Author Topic: What would They Have Done if They Had Survived?  (Read 28124 times)

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LondonGirl

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Re: What would They Have Done if They Had Survived?
« Reply #45 on: September 13, 2011, 04:47:05 PM »
I know there was a lot of talk about England, but would it have to have been England? The British Empire was still very much in existance in those days and they had territory up the ying-yang ... why couldn't George V have sent them to some quiet little corner of the Empire where they wouldn't attract attention. What about Australia or the Falklands or something?

Yes - except the british empire was already losing influence. Despite that though, I think the arrival of the Romanovs in a remote area would have been more obvious than being well hidden in the UK - I always think of the old saying - "where better to hide a needle than not in a haystack, but among a lot of other needles". lol.

Offline TimM

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Re: What would They Have Done if They Had Survived?
« Reply #46 on: September 13, 2011, 07:22:51 PM »
They could have come here to Canada.  We have a  big Russian community out west, they could live there.  Lots of farms, Nicky would have loved it.  Alix, not too sure how she'd have felt.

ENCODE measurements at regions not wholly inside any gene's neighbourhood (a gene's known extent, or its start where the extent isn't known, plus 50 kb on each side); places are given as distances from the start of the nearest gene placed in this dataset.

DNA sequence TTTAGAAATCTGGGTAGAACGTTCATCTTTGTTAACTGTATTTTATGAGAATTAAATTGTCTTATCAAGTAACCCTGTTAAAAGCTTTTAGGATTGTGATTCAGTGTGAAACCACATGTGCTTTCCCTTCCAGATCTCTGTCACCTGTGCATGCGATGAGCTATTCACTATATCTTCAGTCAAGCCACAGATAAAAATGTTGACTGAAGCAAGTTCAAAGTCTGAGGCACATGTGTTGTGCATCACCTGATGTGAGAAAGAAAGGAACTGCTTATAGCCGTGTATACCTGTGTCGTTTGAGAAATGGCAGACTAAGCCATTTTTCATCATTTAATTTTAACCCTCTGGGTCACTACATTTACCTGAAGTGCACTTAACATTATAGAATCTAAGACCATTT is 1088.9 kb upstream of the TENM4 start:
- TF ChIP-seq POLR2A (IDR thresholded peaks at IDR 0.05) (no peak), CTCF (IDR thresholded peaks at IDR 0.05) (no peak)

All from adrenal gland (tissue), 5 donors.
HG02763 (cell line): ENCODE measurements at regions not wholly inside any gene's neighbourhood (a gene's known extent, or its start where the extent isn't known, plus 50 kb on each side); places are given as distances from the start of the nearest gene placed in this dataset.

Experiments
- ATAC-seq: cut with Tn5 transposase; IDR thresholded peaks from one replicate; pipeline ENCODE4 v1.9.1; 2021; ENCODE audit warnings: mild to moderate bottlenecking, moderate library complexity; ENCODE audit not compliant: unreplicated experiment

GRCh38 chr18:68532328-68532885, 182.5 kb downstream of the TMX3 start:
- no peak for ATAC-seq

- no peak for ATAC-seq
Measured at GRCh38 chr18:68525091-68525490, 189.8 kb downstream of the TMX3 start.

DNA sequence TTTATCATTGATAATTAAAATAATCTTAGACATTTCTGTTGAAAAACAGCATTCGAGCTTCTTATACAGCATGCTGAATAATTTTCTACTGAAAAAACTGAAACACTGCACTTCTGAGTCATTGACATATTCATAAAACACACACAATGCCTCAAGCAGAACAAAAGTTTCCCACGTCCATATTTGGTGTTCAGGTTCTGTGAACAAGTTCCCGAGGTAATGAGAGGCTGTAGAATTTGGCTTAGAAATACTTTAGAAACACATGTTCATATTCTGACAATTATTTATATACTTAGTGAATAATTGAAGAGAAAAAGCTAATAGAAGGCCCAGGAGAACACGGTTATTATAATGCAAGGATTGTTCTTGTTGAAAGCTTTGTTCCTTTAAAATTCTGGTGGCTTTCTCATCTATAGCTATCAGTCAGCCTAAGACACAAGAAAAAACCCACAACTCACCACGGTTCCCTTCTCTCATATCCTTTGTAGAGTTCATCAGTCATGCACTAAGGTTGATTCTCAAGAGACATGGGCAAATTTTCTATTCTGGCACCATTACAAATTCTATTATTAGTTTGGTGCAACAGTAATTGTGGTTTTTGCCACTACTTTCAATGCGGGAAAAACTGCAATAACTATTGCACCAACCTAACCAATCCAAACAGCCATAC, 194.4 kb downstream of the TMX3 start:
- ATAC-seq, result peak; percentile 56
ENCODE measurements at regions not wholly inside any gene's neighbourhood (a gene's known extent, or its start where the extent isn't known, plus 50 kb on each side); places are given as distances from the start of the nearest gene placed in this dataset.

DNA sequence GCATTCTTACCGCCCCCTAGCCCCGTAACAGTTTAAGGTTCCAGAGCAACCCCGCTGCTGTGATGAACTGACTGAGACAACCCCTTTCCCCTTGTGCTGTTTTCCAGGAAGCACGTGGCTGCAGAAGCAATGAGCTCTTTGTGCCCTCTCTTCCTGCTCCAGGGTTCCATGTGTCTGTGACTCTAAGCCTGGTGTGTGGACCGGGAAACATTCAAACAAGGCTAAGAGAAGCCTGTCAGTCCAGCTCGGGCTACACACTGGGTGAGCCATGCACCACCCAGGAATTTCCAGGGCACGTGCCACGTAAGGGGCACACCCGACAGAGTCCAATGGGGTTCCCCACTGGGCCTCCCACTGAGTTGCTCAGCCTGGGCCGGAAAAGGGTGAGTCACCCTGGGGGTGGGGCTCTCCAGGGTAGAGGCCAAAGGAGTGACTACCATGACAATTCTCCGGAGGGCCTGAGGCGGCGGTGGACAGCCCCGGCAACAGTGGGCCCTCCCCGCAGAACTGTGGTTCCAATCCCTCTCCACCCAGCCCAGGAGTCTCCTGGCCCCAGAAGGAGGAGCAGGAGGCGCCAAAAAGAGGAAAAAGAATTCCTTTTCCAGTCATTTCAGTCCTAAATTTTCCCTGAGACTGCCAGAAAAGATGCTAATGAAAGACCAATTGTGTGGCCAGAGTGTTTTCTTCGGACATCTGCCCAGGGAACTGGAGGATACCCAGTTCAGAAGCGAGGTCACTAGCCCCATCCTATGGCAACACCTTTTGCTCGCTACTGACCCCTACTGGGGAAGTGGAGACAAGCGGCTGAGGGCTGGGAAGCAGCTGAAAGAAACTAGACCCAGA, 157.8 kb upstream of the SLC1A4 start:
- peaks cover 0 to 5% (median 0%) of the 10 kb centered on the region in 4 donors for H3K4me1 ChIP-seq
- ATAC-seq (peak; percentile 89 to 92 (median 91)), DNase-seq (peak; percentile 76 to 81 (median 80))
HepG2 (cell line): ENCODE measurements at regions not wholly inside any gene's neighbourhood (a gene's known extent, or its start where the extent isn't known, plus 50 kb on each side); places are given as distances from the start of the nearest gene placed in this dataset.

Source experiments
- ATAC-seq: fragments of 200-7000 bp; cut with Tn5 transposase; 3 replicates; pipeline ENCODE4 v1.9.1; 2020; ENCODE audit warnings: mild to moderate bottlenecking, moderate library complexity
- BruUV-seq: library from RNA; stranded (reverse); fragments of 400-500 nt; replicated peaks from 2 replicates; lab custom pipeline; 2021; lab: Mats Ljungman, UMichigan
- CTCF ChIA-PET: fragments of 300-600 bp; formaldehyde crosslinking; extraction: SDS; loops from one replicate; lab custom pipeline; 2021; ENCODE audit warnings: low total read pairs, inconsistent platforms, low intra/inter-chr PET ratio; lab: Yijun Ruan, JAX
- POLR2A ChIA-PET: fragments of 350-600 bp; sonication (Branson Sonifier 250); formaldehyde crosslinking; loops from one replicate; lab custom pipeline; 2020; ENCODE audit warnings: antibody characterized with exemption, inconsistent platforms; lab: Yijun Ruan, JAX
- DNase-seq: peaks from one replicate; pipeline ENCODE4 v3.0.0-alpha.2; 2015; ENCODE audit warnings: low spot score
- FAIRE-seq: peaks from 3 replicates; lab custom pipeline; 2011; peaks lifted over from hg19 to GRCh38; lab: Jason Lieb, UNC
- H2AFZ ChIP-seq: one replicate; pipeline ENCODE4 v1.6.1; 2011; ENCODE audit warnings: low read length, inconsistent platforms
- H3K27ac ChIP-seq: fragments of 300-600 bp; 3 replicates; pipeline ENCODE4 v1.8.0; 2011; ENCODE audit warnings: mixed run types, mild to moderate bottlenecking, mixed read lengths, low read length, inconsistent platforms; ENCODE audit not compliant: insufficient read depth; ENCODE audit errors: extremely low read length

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Alixz

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Re: What would They Have Done if They Had Survived?
« Reply #47 on: September 14, 2011, 01:18:21 AM »
And of course, Olga Alexandrovna ultimately went to Canada.

Offline Eddie_uk

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Re: What would They Have Done if They Had Survived?
« Reply #48 on: September 14, 2011, 02:21:18 PM »
Also, Empress Alexandra loved England!
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Offline Kalafrana

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Re: What would They Have Done if They Had Survived?
« Reply #49 on: September 14, 2011, 02:48:14 PM »
I don't see Alexei as living very long, certainly not in good health. When I was training as a solicitor I got involved in the litigation over British haemophiliacs being infected with HIV through contminated blood products. Part of my role was to work my way through the medical records of about 40 haemophiliacs, most of whom had been adult by the time effective treatment became available. Most of them were increasingly crippled by the destruction of their knee and hip joints caused by severe bleeds in boyhood. Bear in mind that over three months after the bleed in Tobolsk Alexei was still unable to walk a step. We can mention Waldemar of Prussia, but perhaps he was simply a much quieter person who didn't injure himself so often. Leopold of Albany was quite an intellectual, keen on books and music.

I fear that Alexei would have been in a wheelchair by the time he was 30, or, alternatively, would have been one more haemophiliac prince killed in a car accident between the wars.

Ann